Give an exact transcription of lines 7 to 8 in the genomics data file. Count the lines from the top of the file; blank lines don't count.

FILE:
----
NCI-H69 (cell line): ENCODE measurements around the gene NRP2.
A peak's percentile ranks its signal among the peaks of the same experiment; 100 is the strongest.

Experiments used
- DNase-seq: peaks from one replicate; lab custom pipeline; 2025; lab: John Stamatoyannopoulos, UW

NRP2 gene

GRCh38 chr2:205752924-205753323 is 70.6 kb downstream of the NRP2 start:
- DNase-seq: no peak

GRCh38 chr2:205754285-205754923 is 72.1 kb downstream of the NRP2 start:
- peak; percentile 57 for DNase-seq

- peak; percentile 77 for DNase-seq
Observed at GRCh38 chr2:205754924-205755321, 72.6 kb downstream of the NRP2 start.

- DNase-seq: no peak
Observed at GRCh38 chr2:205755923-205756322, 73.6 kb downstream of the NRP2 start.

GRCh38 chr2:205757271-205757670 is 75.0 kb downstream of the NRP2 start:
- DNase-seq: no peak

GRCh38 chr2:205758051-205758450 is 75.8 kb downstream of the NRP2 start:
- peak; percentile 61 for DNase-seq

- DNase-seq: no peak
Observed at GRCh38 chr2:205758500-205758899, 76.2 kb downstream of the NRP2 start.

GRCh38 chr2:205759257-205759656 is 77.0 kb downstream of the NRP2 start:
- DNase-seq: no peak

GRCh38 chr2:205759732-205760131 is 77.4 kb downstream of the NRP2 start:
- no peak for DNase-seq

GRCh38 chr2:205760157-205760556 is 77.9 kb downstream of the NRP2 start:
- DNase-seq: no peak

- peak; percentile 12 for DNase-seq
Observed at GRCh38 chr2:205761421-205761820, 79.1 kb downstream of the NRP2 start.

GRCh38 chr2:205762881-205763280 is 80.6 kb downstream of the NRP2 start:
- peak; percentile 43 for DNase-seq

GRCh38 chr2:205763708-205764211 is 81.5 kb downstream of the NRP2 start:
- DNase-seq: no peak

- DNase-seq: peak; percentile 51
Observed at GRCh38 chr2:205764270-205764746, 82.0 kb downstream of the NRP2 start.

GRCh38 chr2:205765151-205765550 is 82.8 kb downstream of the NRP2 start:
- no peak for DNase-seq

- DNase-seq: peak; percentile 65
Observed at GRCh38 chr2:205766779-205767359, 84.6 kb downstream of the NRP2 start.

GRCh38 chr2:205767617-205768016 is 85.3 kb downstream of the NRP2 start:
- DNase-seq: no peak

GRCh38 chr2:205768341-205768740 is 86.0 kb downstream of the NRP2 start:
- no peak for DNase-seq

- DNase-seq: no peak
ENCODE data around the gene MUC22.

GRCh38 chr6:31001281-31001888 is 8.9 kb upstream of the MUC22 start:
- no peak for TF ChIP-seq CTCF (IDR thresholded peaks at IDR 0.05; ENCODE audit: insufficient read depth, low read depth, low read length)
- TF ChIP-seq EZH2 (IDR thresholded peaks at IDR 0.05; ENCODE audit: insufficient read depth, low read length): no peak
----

- DNase-seq: no peak

GRCh38 chr2:205754285-205754923 is 72.1 kb downstream of the NRP2 start: